When an IRISH observer of the scene called out, “If there is a man among you, with a heart within him come and help these poor children,” the mob “laid hold of him, and appeared ready to tear him to pieces.” Rioters tortured black men, women, and children. © Collection of the New-York Historical Society
    The Irish man who castigated the mob for not helping the black children was not the only white person punished by rioters for seeming overly sympathetic to blacks.

    Irish rioters subjected black men to the most brutal violence: torture, hanging, and burning. Black men and black women were attacked, but the rioters singled out the men for special violence. On the waterfront, they hanged William Jones and then burned his body. IRISH dock workers also beat and nearly drowned Charles Jackson, and they beat Jeremiah Robinson to death and threw his body in the river.

    IRISH men made a particular sport of mutilating the black men’s bodies, sometimes sexually. A group of IRISH men and boys mortally attacked black sailor William Williams—jumping on his chest, plunging a knife into him, smashing his body with stones—while a crowd of men, women, and children watched. None intervened, and when the mob was done with Williams, they cheered, pledging “vengeance on every nigger in New York.”

    An IRISH labourer rousted black coachman Abraham Franklin from his apartment and dragged him through the streets. A crowd gathered and hanged Franklin from a lamppost. They cheered for Jefferson Davis, the Confederate president. After the mob pulled Franklin’s body from the lamppost, a sixteen-year-old IRISH man, Patrick Butler, dragged the body through the streets by its genitals. Black men who tried to defend themselves fared no better.

    With these actions IRISH workers enacted their desires to eradicate the working-class black male presence from the city. The Longshoreman’s Association, an essentially IRISH labor union, patrolled the piers during the riots, insisting that “the colored people must and shall be driven to other parts of industry.”

    It has been suggested that the act of rioting may itself have released guilt and shame over former interracial pleasures. Finally, and most simply, IRISH workers asserted their superiority over blacks through the riots. IRISH workers sought to remedy their upside-down world through mob violence.’

  • Matt

    Can you enlighten us bout the 12th century,or 13th for that matter….be more interesting for 21st century political purposes…good ole romanist plot would fit the bill…dont under estimate your capacity to crash into the future lookin into the rear view mirror!…

  • patriot

    ‘Can you enlighten us bout the 12th century,or 13th for that matter….be more interesting for 21st century political purposes…’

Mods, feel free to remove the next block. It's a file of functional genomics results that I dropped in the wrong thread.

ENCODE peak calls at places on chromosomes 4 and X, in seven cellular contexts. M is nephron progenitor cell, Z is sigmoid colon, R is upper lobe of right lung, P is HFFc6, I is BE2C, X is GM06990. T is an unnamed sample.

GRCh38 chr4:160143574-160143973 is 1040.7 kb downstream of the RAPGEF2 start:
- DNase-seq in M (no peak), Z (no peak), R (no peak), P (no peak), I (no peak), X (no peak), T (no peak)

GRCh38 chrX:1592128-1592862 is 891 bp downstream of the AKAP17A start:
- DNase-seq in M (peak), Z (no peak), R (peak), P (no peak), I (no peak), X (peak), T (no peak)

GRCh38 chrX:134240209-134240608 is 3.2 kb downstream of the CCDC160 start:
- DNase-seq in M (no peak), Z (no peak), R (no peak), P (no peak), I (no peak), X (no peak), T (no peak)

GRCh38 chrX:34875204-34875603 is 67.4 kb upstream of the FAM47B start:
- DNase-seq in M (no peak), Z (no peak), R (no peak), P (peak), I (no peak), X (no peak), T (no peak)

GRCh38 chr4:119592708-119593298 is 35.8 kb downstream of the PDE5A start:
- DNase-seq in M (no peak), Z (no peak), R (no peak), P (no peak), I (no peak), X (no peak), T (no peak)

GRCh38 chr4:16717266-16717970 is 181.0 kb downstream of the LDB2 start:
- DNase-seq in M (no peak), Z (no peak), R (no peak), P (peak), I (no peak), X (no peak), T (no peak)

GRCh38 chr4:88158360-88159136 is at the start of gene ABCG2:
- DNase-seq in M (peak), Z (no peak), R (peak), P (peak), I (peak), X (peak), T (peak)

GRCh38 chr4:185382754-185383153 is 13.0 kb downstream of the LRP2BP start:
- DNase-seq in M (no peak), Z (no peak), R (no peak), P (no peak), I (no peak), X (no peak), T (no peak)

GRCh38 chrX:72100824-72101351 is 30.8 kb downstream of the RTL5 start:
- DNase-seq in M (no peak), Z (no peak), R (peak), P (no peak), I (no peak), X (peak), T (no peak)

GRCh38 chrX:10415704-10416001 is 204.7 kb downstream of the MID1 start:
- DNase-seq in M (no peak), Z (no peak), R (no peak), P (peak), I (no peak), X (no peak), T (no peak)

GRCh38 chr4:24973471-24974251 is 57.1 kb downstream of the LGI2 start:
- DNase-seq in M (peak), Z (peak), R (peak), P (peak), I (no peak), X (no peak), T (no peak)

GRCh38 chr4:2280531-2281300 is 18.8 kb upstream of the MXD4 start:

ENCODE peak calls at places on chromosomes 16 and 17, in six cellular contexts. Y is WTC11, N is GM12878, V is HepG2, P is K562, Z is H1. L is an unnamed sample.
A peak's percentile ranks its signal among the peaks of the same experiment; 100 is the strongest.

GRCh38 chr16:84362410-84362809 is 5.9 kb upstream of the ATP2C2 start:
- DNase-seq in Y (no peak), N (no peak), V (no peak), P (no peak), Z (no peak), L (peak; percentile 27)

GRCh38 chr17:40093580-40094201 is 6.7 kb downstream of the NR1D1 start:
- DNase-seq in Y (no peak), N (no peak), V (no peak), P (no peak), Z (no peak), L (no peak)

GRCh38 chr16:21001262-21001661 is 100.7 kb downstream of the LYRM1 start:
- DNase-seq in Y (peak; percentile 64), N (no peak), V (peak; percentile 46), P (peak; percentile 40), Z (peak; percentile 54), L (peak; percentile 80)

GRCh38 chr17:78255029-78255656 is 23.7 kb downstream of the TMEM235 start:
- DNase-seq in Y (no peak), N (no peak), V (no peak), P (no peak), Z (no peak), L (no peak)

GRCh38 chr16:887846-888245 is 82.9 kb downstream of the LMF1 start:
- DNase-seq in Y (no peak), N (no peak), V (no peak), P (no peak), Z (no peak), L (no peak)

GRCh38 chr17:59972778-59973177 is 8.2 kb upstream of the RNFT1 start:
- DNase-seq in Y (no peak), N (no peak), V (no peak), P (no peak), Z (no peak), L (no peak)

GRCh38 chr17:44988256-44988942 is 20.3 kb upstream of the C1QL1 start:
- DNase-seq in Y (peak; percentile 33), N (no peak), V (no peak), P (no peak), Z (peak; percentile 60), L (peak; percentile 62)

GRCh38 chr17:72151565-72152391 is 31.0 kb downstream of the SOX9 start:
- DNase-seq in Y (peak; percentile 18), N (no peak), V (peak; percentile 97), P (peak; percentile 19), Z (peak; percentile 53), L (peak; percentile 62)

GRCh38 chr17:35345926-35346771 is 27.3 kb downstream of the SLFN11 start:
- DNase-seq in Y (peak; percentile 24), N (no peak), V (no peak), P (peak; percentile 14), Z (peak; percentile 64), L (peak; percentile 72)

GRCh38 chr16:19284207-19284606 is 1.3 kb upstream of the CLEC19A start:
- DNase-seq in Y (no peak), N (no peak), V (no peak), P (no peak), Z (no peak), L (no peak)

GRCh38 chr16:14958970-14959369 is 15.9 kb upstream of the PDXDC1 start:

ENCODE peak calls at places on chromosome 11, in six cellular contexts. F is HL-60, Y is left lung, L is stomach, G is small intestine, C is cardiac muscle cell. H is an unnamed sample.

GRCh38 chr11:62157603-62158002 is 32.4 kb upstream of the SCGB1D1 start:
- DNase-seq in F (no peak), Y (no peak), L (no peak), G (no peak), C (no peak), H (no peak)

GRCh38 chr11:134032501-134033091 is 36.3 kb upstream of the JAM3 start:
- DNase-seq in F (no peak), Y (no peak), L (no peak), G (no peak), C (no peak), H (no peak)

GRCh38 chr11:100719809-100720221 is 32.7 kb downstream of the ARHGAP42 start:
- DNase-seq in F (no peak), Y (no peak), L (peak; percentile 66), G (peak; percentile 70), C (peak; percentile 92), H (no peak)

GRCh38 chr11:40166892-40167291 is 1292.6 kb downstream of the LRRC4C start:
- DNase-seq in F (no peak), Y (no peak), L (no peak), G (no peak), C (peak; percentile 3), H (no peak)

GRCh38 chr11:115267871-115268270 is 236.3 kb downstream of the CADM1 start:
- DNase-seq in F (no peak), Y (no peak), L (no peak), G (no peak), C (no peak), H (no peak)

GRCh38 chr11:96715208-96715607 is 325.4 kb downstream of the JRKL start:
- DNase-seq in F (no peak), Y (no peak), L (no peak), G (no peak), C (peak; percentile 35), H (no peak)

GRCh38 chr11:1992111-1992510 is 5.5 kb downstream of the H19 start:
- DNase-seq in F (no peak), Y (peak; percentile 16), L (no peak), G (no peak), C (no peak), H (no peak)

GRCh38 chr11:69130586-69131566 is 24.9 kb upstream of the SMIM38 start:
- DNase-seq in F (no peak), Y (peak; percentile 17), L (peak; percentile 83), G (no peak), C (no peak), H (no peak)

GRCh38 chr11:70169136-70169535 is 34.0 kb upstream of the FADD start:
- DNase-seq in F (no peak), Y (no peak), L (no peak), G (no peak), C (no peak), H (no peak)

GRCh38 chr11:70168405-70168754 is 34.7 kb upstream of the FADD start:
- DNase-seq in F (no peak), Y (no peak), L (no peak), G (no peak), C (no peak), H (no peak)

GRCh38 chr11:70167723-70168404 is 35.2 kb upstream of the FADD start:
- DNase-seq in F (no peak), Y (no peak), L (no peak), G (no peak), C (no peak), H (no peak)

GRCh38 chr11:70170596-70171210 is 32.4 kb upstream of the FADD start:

And yeah Matt actually I could. I am an Orthodox Christian. But that is neither here. Or there. By the by, I note you are agitated but do not dispute the facts I put forward. Quelle surprise. So let us deal with the wounded. Cos I do feel your pain.

    You know Matt, you are right. Citations of history are quite apposite in modern Ireland. As your dismissive comment suggests, history has no relevance, well at least to the Irish or to Ireland. ‘Cept when it serves their victomhood.

    I find your smug dismissal of history refreshing…

    Let us once and for all banish the past, and like you, live in the everpresent NOW.

    Failing that, should we chose the centuries, and places, we examine with greater precision? Or at least agree an algorithm that satisfies your essential bigotry?

  • Expense

    If you think Margaret Ritchie will do anything forget it. She is the do nothing Minister

  • NCM

    Maybe some towns are particularly hard hit economically. Maybe poor people make rational choices and don’t wish to starve so they seek out the best welfare system possible. Maybe the problem is a system that ships jobs overseas to foreign slaveshops and then stigmatizes the resulting class of people who can’t find work at home because there isn’t enough to go around. Maybe the problem is the bankers and the financiers who farm off of others’ labor. Maybe the problem isn’t the poor but the system that makes them and keeps them poor. Maybe this whole thing is built on false premises and these need to be addressed, not the oh-so-clever artful dodgers who make such a windfall on the dole, enough to buy dinner and a shirt or two.

  • Quagmire, white van operatives might well be able to claim benefits in both jurisdictions whilst gainfully employed, wages cash-in-hand.

  • Danny O’Connor

    no she is not ,you must be mistaking her for Catriona and her non-compulsory guidelines on selection,with schools millions short in maintainance budgets,Nero Ruane fiddling while the education system implodes.

  • Cushy Glenn

    Thanks for that very interesting post. I remember once being told by a black American that the most racist people in NY were the Irish, and that’s why many of them went into the cops. That was in the post war (WW2) period.Perhaps it was just a folk memory, but you are right to draw our attention to it

  • Mack

    Cushy Glenn

    Perhaps it was just a folk memory, but you are right to draw our attention to it

    Eh? How on earth is it relevant?

    I don’t doubt it’s veracity for a second. It’s well established that those Irish who emigrated to the USA tended to become, er, rascists. While those who emigrated to Britain did not. Neither outcomes says anything about those who remained behind, much less says anything relevant than Northern Irish criminals stealing Irish tax payers money.